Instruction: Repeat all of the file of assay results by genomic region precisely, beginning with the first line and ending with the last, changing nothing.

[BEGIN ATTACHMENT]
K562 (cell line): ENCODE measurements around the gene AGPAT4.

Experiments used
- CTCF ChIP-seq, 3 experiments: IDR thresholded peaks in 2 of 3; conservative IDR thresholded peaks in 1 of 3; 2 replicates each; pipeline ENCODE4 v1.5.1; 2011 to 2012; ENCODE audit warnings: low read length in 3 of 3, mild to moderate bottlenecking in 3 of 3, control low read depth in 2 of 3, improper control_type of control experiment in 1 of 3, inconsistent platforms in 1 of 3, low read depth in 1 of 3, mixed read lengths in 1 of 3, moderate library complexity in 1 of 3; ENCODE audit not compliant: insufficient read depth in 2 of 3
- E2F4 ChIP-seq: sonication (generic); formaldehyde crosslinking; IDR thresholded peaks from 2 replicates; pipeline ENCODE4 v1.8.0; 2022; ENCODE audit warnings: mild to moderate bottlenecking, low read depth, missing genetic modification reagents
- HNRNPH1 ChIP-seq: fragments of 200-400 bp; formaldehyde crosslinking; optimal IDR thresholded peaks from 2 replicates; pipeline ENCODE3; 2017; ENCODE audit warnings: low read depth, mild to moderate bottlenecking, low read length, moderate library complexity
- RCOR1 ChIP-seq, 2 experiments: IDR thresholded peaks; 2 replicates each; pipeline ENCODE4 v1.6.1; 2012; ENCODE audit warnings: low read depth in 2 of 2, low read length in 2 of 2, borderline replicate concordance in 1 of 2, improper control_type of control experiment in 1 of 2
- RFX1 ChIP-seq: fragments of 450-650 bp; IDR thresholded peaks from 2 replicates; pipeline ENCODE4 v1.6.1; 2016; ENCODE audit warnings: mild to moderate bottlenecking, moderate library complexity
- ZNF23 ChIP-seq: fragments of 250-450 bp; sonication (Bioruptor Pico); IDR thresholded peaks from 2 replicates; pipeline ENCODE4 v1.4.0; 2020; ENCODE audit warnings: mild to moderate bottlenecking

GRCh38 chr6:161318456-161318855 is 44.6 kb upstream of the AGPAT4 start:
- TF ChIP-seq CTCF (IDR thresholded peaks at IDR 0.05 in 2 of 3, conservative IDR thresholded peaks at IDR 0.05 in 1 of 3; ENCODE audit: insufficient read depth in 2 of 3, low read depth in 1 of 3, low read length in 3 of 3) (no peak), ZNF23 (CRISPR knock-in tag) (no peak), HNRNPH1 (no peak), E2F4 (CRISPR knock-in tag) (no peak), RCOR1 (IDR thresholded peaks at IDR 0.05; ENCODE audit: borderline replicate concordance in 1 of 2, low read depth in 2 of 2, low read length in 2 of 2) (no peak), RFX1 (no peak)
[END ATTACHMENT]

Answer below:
K562 (cell line): ENCODE measurements around the gene AGPAT4.

Experiments used
- CTCF ChIP-seq, 3 experiments: IDR thresholded peaks in 2 of 3; conservative IDR thresholded peaks in 1 of 3; 2 replicates each; pipeline ENCODE4 v1.5.1; 2011 to 2012; ENCODE audit warnings: low read length in 3 of 3, mild to moderate bottlenecking in 3 of 3, control low read depth in 2 of 3, improper control_type of control experiment in 1 of 3, inconsistent platforms in 1 of 3, low read depth in 1 of 3, mixed read lengths in 1 of 3, moderate library complexity in 1 of 3; ENCODE audit not compliant: insufficient read depth in 2 of 3
- E2F4 ChIP-seq: sonication (generic); formaldehyde crosslinking; IDR thresholded peaks from 2 replicates; pipeline ENCODE4 v1.8.0; 2022; ENCODE audit warnings: mild to moderate bottlenecking, low read depth, missing genetic modification reagents
- HNRNPH1 ChIP-seq: fragments of 200-400 bp; formaldehyde crosslinking; optimal IDR thresholded peaks from 2 replicates; pipeline ENCODE3; 2017; ENCODE audit warnings: low read depth, mild to moderate bottlenecking, low read length, moderate library complexity
- RCOR1 ChIP-seq, 2 experiments: IDR thresholded peaks; 2 replicates each; pipeline ENCODE4 v1.6.1; 2012; ENCODE audit warnings: low read depth in 2 of 2, low read length in 2 of 2, borderline replicate concordance in 1 of 2, improper control_type of control experiment in 1 of 2
- RFX1 ChIP-seq: fragments of 450-650 bp; IDR thresholded peaks from 2 replicates; pipeline ENCODE4 v1.6.1; 2016; ENCODE audit warnings: mild to moderate bottlenecking, moderate library complexity
- ZNF23 ChIP-seq: fragments of 250-450 bp; sonication (Bioruptor Pico); IDR thresholded peaks from 2 replicates; pipeline ENCODE4 v1.4.0; 2020; ENCODE audit warnings: mild to moderate bottlenecking

GRCh38 chr6:161318456-161318855 is 44.6 kb upstream of the AGPAT4 start:
- TF ChIP-seq CTCF (IDR thresholded peaks at IDR 0.05 in 2 of 3, conservative IDR thresholded peaks at IDR 0.05 in 1 of 3; ENCODE audit: insufficient read depth in 2 of 3, low read depth in 1 of 3, low read length in 3 of 3) (no peak), ZNF23 (CRISPR knock-in tag) (no peak), HNRNPH1 (no peak), E2F4 (CRISPR knock-in tag) (no peak), RCOR1 (IDR thresholded peaks at IDR 0.05; ENCODE audit: borderline replicate concordance in 1 of 2, low read depth in 2 of 2, low read length in 2 of 2) (no peak), RFX1 (no peak)